We’re programmed to think of all artworks as unique objects, their individuality the reason why we give them our time and attention, but I do not think this is true when it comes to the Macdonald portraits in Aberdeen Art Gallery & Museums collection.
Each work might represent one of the many different contemporary artists Aberdeen granite merchant, Alexander Macdonald, either knew or whose work he admired and collected – a total of 93 to be precise, but their impact lies in the fact of each being part of a group or ‘series’ of artworks.
The desire to collect an area of special interest was not unique to the 19th-Century Macdonald, in truth it is the reason behind the birth of many modern museum collections. Moreover, it should be noted that examples of group portrait collection extend back to ancient times. Take for instance the classical practice of displaying groups of sculpted marble busts representing rulers, gods or famous writers of the era. Later in 7th-Century AD China, we see similar replicated in Emperor Taizong’s commissioning of the Portrait of Succession Emperors, wherein paintings of 13 emperors were created to legitimise Taizong’s succession and reinforce his power.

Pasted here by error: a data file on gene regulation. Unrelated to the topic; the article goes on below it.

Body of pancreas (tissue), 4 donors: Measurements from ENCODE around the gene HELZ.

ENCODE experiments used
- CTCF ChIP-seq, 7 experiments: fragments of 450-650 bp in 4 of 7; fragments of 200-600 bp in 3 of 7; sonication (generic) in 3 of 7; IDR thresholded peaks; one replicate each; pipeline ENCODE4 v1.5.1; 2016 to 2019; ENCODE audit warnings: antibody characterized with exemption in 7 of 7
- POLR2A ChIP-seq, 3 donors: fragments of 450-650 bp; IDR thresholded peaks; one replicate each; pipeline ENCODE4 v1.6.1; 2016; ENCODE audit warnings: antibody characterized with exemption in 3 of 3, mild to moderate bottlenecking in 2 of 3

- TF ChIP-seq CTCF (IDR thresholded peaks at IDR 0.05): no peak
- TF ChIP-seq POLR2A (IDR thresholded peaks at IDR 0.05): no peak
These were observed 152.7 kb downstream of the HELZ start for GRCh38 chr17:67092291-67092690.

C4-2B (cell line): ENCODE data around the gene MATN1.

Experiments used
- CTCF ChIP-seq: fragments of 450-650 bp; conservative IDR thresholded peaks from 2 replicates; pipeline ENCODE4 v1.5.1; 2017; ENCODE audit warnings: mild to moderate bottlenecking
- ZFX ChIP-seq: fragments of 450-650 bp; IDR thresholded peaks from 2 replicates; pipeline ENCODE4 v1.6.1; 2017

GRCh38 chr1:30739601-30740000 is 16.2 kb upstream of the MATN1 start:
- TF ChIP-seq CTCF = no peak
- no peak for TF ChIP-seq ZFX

George Jamesone self-portrait
Aberdeen’s own George Jamesone even got in on the act, producing a series of likenesses of the historic Kings of Scotland. These were displayed on a triumphal arch to welcome Charles I to Edinburgh for his Scottish coronation in 1633. As with Emperor Taizong, these portraits were designed to show Charles as the latest in a dynasty of kings – an artistic rubber stamp of his royal authority.
But why did Macdonald commission his series, what were his motivations? Was he showing off the scale of his interest in the arts to his friends? Was he trying to portray himself as the top industrialist in town? Personally, I like to think it was his way of honouring those artists who had brought him so much pleasure, and to me it is easiest to appreciate Macdonald’s sense of pleasure when I see his artist’s portraits displayed together.
A curated selection of Macdonald portraits is currently on display in Gallery 1: Collecting Art, in Aberdeen Art Gallery. Open Wednesday – Monday 10am-4pm. Advance booking advisable at www.aagm.co.uk/tickets